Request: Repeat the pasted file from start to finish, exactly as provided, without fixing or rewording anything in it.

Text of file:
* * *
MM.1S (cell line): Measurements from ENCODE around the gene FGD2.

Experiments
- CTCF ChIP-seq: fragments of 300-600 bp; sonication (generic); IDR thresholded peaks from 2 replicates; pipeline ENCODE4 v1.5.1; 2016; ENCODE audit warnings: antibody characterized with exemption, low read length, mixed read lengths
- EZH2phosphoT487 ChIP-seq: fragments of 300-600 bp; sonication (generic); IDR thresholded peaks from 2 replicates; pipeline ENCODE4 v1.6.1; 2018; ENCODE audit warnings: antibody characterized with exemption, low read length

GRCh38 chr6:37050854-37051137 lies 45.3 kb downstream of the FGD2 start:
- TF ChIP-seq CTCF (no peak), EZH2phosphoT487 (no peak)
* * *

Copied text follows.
MM.1S (cell line): Measurements from ENCODE around the gene FGD2.

Experiments
- CTCF ChIP-seq: fragments of 300-600 bp; sonication (generic); IDR thresholded peaks from 2 replicates; pipeline ENCODE4 v1.5.1; 2016; ENCODE audit warnings: antibody characterized with exemption, low read length, mixed read lengths
- EZH2phosphoT487 ChIP-seq: fragments of 300-600 bp; sonication (generic); IDR thresholded peaks from 2 replicates; pipeline ENCODE4 v1.6.1; 2018; ENCODE audit warnings: antibody characterized with exemption, low read length

GRCh38 chr6:37050854-37051137 lies 45.3 kb downstream of the FGD2 start:
- TF ChIP-seq CTCF (no peak), EZH2phosphoT487 (no peak)